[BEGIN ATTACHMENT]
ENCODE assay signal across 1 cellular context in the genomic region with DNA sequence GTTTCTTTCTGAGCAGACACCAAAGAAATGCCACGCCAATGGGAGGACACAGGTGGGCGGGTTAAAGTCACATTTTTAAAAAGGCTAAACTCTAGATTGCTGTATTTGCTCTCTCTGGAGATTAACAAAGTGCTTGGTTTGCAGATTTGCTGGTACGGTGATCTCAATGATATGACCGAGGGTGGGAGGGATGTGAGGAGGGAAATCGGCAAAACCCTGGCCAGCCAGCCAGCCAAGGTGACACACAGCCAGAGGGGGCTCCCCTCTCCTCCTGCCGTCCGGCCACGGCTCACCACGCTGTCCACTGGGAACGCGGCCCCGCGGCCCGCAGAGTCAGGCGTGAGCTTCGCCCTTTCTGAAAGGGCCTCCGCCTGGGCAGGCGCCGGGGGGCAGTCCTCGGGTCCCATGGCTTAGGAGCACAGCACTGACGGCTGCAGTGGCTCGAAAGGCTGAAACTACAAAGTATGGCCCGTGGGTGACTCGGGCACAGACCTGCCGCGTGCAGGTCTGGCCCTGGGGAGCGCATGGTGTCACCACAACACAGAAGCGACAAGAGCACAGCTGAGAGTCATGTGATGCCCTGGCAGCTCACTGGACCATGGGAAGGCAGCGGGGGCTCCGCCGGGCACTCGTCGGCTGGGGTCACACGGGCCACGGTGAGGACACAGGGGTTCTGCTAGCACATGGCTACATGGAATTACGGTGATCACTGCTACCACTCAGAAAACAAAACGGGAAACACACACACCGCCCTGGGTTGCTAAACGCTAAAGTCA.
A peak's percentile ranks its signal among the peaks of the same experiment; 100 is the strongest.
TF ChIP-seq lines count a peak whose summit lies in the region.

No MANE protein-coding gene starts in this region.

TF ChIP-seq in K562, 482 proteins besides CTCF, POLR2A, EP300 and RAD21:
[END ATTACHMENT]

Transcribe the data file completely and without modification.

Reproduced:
ENCODE assay signal across 1 cellular context in the genomic region with DNA sequence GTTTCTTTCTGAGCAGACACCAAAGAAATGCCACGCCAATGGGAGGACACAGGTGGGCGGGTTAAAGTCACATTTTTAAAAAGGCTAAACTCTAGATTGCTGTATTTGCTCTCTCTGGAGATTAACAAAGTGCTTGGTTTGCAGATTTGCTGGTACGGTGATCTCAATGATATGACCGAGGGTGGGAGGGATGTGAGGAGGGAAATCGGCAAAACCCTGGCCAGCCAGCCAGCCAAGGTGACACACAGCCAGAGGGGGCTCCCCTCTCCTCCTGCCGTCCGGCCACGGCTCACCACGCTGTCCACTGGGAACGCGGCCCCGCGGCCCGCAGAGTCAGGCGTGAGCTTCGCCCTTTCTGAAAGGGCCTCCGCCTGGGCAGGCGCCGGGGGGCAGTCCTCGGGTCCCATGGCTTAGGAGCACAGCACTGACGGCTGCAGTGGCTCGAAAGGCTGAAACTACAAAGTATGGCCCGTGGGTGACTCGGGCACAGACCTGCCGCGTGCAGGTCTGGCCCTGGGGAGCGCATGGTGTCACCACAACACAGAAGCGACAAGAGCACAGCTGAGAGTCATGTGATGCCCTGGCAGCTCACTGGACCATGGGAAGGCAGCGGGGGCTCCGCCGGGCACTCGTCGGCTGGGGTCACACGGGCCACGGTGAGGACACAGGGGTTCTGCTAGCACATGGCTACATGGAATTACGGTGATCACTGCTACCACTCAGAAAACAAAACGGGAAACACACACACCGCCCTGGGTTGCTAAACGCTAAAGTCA.
A peak's percentile ranks its signal among the peaks of the same experiment; 100 is the strongest.
TF ChIP-seq lines count a peak whose summit lies in the region.

No MANE protein-coding gene starts in this region.

TF ChIP-seq in K562, 482 proteins besides CTCF, POLR2A, EP300 and RAD21: